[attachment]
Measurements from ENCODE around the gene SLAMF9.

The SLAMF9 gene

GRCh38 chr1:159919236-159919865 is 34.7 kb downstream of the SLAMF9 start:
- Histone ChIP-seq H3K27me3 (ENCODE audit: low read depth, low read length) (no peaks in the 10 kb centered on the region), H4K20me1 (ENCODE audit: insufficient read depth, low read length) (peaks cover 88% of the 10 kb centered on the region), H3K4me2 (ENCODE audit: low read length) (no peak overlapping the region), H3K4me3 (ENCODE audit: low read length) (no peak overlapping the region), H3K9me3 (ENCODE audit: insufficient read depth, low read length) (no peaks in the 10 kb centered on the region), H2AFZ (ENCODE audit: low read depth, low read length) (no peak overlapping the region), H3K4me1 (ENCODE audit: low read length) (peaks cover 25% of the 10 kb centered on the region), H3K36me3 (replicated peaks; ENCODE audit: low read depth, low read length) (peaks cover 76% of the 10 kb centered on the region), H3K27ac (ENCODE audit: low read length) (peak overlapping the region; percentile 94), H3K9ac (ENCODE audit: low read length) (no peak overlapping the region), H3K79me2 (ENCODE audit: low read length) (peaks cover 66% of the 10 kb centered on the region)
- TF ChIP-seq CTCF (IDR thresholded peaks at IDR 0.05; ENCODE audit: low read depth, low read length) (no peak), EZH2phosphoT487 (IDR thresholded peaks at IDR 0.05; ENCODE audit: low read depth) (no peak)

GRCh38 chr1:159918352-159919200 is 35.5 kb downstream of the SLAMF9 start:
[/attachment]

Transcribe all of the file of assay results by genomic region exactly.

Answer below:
Measurements from ENCODE around the gene SLAMF9.

The SLAMF9 gene

GRCh38 chr1:159919236-159919865 is 34.7 kb downstream of the SLAMF9 start:
- Histone ChIP-seq H3K27me3 (ENCODE audit: low read depth, low read length) (no peaks in the 10 kb centered on the region), H4K20me1 (ENCODE audit: insufficient read depth, low read length) (peaks cover 88% of the 10 kb centered on the region), H3K4me2 (ENCODE audit: low read length) (no peak overlapping the region), H3K4me3 (ENCODE audit: low read length) (no peak overlapping the region), H3K9me3 (ENCODE audit: insufficient read depth, low read length) (no peaks in the 10 kb centered on the region), H2AFZ (ENCODE audit: low read depth, low read length) (no peak overlapping the region), H3K4me1 (ENCODE audit: low read length) (peaks cover 25% of the 10 kb centered on the region), H3K36me3 (replicated peaks; ENCODE audit: low read depth, low read length) (peaks cover 76% of the 10 kb centered on the region), H3K27ac (ENCODE audit: low read length) (peak overlapping the region; percentile 94), H3K9ac (ENCODE audit: low read length) (no peak overlapping the region), H3K79me2 (ENCODE audit: low read length) (peaks cover 66% of the 10 kb centered on the region)
- TF ChIP-seq CTCF (IDR thresholded peaks at IDR 0.05; ENCODE audit: low read depth, low read length) (no peak), EZH2phosphoT487 (IDR thresholded peaks at IDR 0.05; ENCODE audit: low read depth) (no peak)

GRCh38 chr1:159918352-159919200 is 35.5 kb downstream of the SLAMF9 start: